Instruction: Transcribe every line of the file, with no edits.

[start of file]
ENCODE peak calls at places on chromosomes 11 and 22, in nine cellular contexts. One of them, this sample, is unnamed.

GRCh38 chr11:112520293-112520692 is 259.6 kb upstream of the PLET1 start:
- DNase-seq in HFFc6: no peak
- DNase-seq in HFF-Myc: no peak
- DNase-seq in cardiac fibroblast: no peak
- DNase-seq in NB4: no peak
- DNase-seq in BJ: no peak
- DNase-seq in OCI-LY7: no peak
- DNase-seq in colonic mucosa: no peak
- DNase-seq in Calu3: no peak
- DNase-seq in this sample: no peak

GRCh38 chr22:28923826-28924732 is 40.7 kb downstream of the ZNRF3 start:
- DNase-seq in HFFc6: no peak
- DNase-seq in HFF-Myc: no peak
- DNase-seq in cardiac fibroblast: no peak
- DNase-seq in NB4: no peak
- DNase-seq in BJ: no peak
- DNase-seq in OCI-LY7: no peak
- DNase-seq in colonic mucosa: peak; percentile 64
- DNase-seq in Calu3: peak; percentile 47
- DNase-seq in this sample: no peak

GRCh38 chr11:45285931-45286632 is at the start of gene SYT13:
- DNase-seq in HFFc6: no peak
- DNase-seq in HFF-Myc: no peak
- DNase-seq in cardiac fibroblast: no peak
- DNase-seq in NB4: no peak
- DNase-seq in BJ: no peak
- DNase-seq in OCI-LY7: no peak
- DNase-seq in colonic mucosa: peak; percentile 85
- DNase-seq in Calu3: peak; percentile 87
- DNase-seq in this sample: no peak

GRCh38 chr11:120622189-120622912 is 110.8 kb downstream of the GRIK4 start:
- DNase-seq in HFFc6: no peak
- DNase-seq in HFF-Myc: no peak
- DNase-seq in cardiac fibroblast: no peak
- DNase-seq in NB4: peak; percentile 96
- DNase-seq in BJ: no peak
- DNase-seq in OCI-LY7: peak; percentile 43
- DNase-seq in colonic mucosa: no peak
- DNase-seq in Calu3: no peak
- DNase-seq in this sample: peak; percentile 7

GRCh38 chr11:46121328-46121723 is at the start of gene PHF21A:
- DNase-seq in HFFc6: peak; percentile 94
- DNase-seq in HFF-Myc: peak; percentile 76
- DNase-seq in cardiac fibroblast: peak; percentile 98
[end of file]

ENCODE peak calls at places on chromosomes 11 and 22, in nine cellular contexts. One of them, this sample, is unnamed.

GRCh38 chr11:112520293-112520692 is 259.6 kb upstream of the PLET1 start:
- DNase-seq in HFFc6: no peak
- DNase-seq in HFF-Myc: no peak
- DNase-seq in cardiac fibroblast: no peak
- DNase-seq in NB4: no peak
- DNase-seq in BJ: no peak
- DNase-seq in OCI-LY7: no peak
- DNase-seq in colonic mucosa: no peak
- DNase-seq in Calu3: no peak
- DNase-seq in this sample: no peak

GRCh38 chr22:28923826-28924732 is 40.7 kb downstream of the ZNRF3 start:
- DNase-seq in HFFc6: no peak
- DNase-seq in HFF-Myc: no peak
- DNase-seq in cardiac fibroblast: no peak
- DNase-seq in NB4: no peak
- DNase-seq in BJ: no peak
- DNase-seq in OCI-LY7: no peak
- DNase-seq in colonic mucosa: peak; percentile 64
- DNase-seq in Calu3: peak; percentile 47
- DNase-seq in this sample: no peak

GRCh38 chr11:45285931-45286632 is at the start of gene SYT13:
- DNase-seq in HFFc6: no peak
- DNase-seq in HFF-Myc: no peak
- DNase-seq in cardiac fibroblast: no peak
- DNase-seq in NB4: no peak
- DNase-seq in BJ: no peak
- DNase-seq in OCI-LY7: no peak
- DNase-seq in colonic mucosa: peak; percentile 85
- DNase-seq in Calu3: peak; percentile 87
- DNase-seq in this sample: no peak

GRCh38 chr11:120622189-120622912 is 110.8 kb downstream of the GRIK4 start:
- DNase-seq in HFFc6: no peak
- DNase-seq in HFF-Myc: no peak
- DNase-seq in cardiac fibroblast: no peak
- DNase-seq in NB4: peak; percentile 96
- DNase-seq in BJ: no peak
- DNase-seq in OCI-LY7: peak; percentile 43
- DNase-seq in colonic mucosa: no peak
- DNase-seq in Calu3: no peak
- DNase-seq in this sample: peak; percentile 7

GRCh38 chr11:46121328-46121723 is at the start of gene PHF21A:
- DNase-seq in HFFc6: peak; percentile 94
- DNase-seq in HFF-Myc: peak; percentile 76
- DNase-seq in cardiac fibroblast: peak; percentile 98